Ice Dams on Your Roof: How to Prevent Them

Icicles hanging from the edge of a residential roof
Ice dams cause some of nature’s most beautiful sights — icicles — but they also wreak havoc on your home. (DepositPhotos)

If you’re fortunate enough to live in the Sun Belt or some other balmy region, chances are you’ve never heard of — or at least experienced — ice dams.

However, in New England and other areas, every winter, ice dams are as common as frostbite and sub-zero temperatures.

Ice dams on house in winter
Ice dams lead to icicles. (DepositPhotos)

Ice Dams: Beautiful, But Problematic

Ice dams are often responsible for one of the most beautiful and iconoclastic of all winter images: glistening crystal-clear icicles hanging from gutters and eaves.

It all starts with a roof blanketed in snow. The snow layer sitting directly on the roof begins to melt, and water runs down the roof under the blanket of snow.

When the water hits the overhanging eave of the house, it begins to freeze. Some water drains into the gutter, where it freezes as well.

As the snow continues to melt and water freezes at the eave, ice eventually builds up along the roof, forming a thick ridge or dam.

Then, as water runs down the roof, it’s blocked by the ice dam, and forced up the roof.

It seems to defy all laws of physics, but water will actually flow up the roof, working its way under the shingles.

House surrounded by ice in the winter
Ice eventually melts, and soon, that can cause damage. (DepositPhotos)

Why Ice Dams Should Concern You

Roofs are designed to shed water that runs down the shingles, not up. However, when ice dams form, over time, water will work its way beneath the shingles and the underlayment, and into the seams between the plywood roof sheathing.

From there, water drips into the attic, where it soaks through the insulation and drywall ceiling, before dripping into the room below. If not detected immediately, the damage can be difficult and expensive to repair, especially if it ruins the floor, walls or furnishings.

The science behind this phenomenon is much more complicated, but if you go back to the beginning, you’ll find a clue to solving this problem.

The entire process starts when snow sitting on the roof begins to melt. Ideally, you want the interior attic temperature to be as close as possible to the outside air temperature. That’s why there’s usually only insulation on the attic floor, not between the roof rafters.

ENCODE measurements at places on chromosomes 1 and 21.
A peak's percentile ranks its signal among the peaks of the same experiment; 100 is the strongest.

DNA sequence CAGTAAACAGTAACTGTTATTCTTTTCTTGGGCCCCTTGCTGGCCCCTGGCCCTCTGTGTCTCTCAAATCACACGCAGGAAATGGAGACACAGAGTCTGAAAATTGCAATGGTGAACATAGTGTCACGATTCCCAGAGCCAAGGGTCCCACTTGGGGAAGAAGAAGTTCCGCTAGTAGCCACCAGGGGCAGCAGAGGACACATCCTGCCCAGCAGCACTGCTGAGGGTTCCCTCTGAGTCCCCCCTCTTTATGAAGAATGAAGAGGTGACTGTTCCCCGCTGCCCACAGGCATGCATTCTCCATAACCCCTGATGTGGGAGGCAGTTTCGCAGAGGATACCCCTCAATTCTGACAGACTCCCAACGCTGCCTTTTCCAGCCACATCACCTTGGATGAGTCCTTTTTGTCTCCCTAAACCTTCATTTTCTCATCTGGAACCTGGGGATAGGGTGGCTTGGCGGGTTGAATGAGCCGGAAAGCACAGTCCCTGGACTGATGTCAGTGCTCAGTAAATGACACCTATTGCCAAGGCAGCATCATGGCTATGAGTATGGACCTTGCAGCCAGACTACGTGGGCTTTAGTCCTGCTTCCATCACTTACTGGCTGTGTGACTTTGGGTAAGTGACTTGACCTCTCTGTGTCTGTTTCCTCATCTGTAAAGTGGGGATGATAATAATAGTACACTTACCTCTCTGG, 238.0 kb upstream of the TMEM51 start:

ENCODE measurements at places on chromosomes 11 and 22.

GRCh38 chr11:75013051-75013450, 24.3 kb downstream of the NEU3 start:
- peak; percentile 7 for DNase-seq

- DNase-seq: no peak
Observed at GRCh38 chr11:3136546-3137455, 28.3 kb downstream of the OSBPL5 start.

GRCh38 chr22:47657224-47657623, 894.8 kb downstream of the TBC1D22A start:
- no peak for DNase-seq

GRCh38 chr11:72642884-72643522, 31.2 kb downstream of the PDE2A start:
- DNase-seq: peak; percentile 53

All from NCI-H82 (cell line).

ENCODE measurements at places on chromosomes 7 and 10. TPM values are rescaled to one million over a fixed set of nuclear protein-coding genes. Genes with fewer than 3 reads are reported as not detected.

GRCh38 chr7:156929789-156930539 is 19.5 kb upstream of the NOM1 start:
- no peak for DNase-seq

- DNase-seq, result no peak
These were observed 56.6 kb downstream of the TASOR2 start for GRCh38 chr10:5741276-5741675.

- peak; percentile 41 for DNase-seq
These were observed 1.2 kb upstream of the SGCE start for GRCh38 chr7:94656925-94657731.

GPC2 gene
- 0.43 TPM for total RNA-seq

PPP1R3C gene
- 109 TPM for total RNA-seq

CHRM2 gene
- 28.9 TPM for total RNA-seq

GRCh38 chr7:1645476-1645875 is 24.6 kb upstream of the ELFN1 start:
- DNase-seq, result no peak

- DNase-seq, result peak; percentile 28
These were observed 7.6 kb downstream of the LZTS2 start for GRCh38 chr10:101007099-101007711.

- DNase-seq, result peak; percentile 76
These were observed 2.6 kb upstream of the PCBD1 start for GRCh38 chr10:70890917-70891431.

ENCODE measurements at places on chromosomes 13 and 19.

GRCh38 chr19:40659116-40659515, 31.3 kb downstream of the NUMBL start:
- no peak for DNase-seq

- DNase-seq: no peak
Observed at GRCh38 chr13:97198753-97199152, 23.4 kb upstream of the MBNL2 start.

However, if the attic floor isn’t properly insulated or if heated air is leaking through the ceiling via cracks, crevices, ductwork and light fixtures, then the attic will become warm.

And it doesn’t take much heat to raise the attic temperature enough to melt the snow on the underside of the roof sheathing.

And since the overhanging eave extends past the house, it remains cold, which is why the water freezes when it hits the eave.

Man wearing a mask and gloves while installing mineral wool insulation in the attic
Adding insulation to your attic is part of the plan to prevent ice dams. (DepositPhotos)

Ice Dam Prevention

So, now you’re probably wondering what you can do to prevent ice dams.

First, use caulk, insulation and weatherstripping to seal all upstairs ceilings to stop heat from flowing into the attic.

Next, measure the depth of the insulation on the attic floor, and add more, if necessary. Call a building inspector or licensed contractor to find out how much insulation is required in your area.

Confirm that the attic ventilation system is operating properly. Most homes have soffit vents and ridge or gable-end vents, which allow air to flow into the attic along the eaves and out the attic at the ridgeline or gable walls.

Be certain the attic-floor insulation isn’t blocking the soffit vents. And never staple plastic or anything else over attic vents. Remember, you want the attic temperature to be as close as possible to the outside air temperature.

Finally, once the roof is covered with snow, use a snow rake to pull as much snow as possible from the lower portion of the roof. That’ll at least remove the source of water, which will greatly reduce the chance of an ice dam forming.

If your home already has ice dams, there’s not too much you can do about it. Avoid installing electric cables or any other device to melt the ice.

Those products don’t solve the problem that’s causing the dams to form in the first place.

Further Reading


  1. We have a flat roof only over my office in our home.We had a leak so we had a copper roof put on they said it will never leak,guess what it does and the roofing compancy will not do anything about it. It only leaks when it snows or when ice melts then it come from the celing and drips into my office.It’s a ice dam. We have know attic its just a flat roof.My husband has gone out on the roof and shovel the ice off he can’t keep doing this he is 71 years old.
    What can we do next if anything?
    We do not get your show. so can you email me and tell us what to do if anything.